Considering that Rust was developers’ most loved language in 2016, and then the year after, and the year after, and the year after that, whatever Rust developers you find will be totally enthusiastic about their work. 

To add, Rust is not a language for the faint of heart. Rust developers are systems programmers at their core. They can write extremely low-level code whether that be for operating systems or browser engines or something else entirely. 

If you’re looking to hire a Rust developer, make sure you know how to recognize meaningful qualifications and skillsets. Trio can help you with that. 

How do you hire a Rust developer?

For those who wish to take the high road and hire Rust developers on your own, we’re still here to help. 

Hiring a developer on your own is a very focused and hands-on process that requires considerable knowledge about software development in general.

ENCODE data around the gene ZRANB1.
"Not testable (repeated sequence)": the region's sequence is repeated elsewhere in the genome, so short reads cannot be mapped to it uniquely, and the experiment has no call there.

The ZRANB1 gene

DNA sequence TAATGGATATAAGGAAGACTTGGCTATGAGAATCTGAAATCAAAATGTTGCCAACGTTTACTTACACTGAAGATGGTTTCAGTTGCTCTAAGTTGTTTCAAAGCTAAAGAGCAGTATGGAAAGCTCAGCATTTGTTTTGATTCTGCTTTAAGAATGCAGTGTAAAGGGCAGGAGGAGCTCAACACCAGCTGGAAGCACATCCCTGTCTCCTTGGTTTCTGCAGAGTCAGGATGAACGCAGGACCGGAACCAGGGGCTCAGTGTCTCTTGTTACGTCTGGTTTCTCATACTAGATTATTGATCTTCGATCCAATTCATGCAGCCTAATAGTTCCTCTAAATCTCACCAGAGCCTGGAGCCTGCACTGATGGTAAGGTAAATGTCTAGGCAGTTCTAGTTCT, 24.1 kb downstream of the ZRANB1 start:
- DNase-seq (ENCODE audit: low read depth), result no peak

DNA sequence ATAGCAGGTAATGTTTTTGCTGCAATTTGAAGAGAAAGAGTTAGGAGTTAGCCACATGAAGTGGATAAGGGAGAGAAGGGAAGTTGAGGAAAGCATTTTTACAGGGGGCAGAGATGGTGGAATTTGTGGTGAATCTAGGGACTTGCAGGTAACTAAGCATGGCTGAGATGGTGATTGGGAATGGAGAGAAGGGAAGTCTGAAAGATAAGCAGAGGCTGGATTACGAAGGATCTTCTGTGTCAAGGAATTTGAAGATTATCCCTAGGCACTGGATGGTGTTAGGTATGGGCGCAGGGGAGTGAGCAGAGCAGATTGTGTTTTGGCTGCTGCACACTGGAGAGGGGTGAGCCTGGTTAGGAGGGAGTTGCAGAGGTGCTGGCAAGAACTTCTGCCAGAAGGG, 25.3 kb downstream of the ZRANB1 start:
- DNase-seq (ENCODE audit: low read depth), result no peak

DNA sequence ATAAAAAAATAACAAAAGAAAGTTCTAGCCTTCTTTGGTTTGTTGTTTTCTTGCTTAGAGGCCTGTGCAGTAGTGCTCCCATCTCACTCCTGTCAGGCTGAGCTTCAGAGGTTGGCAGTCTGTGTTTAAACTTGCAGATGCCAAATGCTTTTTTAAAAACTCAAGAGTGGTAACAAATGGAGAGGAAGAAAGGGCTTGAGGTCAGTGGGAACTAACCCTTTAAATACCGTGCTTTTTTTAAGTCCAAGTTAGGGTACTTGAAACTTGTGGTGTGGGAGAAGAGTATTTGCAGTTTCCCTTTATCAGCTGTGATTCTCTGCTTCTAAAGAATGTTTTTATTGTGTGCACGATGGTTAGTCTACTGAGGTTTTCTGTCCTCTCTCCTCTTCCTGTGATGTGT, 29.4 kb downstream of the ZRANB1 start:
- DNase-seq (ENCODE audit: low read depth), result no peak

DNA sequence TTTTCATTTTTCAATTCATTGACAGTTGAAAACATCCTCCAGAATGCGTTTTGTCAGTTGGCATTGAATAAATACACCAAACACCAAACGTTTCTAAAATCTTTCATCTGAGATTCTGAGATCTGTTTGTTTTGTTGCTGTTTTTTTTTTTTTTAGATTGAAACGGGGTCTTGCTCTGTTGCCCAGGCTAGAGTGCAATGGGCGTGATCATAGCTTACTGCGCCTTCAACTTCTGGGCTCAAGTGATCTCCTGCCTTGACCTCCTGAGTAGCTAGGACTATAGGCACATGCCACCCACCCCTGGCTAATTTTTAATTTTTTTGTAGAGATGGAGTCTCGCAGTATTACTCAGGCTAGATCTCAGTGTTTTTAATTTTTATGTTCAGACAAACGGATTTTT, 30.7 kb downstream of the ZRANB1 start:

The last thing you want to do is trust your hiring process to someone with no technical ability. If you are a non-technical manager looking to learn a thing or two, we have a great resource here for you to learn more about the hiring process in detail

Otherwise, we’d recommend you contact Trio for consulting and developer allocation.

What should you look for in a Rust developer?

Qualified Rust developers should demonstrate the following:

  • Prior experience in systems programming developing large systems
  • An understanding of memory allocation in low-level programming 
  • Expertise in using the Rust programming language and its adjacent package manager Cargo
  • Exceptional comprehension of how to implement concurrent systems

How much do developers cost in the U.S.?

The average Rust developer can expect to make $91,709 annually in the United States, according to ZipRecruiter data. Of course, salaries for Rust developers overall range from $19,500 to $146,000.